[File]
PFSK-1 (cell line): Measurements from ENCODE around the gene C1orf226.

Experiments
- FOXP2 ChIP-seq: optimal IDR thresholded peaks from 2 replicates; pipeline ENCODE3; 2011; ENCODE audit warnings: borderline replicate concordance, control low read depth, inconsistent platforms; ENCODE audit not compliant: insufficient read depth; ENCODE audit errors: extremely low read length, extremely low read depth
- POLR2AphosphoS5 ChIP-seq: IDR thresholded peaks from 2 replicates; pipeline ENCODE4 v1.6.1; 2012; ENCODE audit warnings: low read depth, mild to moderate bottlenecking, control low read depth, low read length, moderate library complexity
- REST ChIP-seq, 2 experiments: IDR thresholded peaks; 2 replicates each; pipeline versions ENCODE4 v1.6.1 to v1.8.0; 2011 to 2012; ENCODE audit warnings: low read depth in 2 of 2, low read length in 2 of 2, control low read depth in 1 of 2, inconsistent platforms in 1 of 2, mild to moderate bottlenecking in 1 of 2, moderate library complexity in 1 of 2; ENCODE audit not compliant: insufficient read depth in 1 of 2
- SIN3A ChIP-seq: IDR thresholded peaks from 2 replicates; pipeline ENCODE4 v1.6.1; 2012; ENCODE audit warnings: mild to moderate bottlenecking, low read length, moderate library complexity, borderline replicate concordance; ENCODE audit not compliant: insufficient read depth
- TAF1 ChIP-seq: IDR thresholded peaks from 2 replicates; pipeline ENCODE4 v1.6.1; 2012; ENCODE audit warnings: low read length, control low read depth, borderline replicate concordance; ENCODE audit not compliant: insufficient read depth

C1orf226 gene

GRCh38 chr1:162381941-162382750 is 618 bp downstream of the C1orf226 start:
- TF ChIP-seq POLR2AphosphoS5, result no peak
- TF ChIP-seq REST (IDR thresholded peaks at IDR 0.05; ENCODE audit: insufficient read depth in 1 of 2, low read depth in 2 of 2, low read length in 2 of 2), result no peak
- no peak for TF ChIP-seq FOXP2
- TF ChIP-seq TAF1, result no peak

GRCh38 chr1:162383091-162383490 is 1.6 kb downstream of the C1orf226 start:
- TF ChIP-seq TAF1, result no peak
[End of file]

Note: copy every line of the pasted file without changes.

PFSK-1 (cell line): Measurements from ENCODE around the gene C1orf226.

Experiments
- FOXP2 ChIP-seq: optimal IDR thresholded peaks from 2 replicates; pipeline ENCODE3; 2011; ENCODE audit warnings: borderline replicate concordance, control low read depth, inconsistent platforms; ENCODE audit not compliant: insufficient read depth; ENCODE audit errors: extremely low read length, extremely low read depth
- POLR2AphosphoS5 ChIP-seq: IDR thresholded peaks from 2 replicates; pipeline ENCODE4 v1.6.1; 2012; ENCODE audit warnings: low read depth, mild to moderate bottlenecking, control low read depth, low read length, moderate library complexity
- REST ChIP-seq, 2 experiments: IDR thresholded peaks; 2 replicates each; pipeline versions ENCODE4 v1.6.1 to v1.8.0; 2011 to 2012; ENCODE audit warnings: low read depth in 2 of 2, low read length in 2 of 2, control low read depth in 1 of 2, inconsistent platforms in 1 of 2, mild to moderate bottlenecking in 1 of 2, moderate library complexity in 1 of 2; ENCODE audit not compliant: insufficient read depth in 1 of 2
- SIN3A ChIP-seq: IDR thresholded peaks from 2 replicates; pipeline ENCODE4 v1.6.1; 2012; ENCODE audit warnings: mild to moderate bottlenecking, low read length, moderate library complexity, borderline replicate concordance; ENCODE audit not compliant: insufficient read depth
- TAF1 ChIP-seq: IDR thresholded peaks from 2 replicates; pipeline ENCODE4 v1.6.1; 2012; ENCODE audit warnings: low read length, control low read depth, borderline replicate concordance; ENCODE audit not compliant: insufficient read depth

C1orf226 gene

GRCh38 chr1:162381941-162382750 is 618 bp downstream of the C1orf226 start:
- TF ChIP-seq POLR2AphosphoS5, result no peak
- TF ChIP-seq REST (IDR thresholded peaks at IDR 0.05; ENCODE audit: insufficient read depth in 1 of 2, low read depth in 2 of 2, low read length in 2 of 2), result no peak
- no peak for TF ChIP-seq FOXP2
- TF ChIP-seq TAF1, result no peak

GRCh38 chr1:162383091-162383490 is 1.6 kb downstream of the C1orf226 start:
- TF ChIP-seq TAF1, result no peak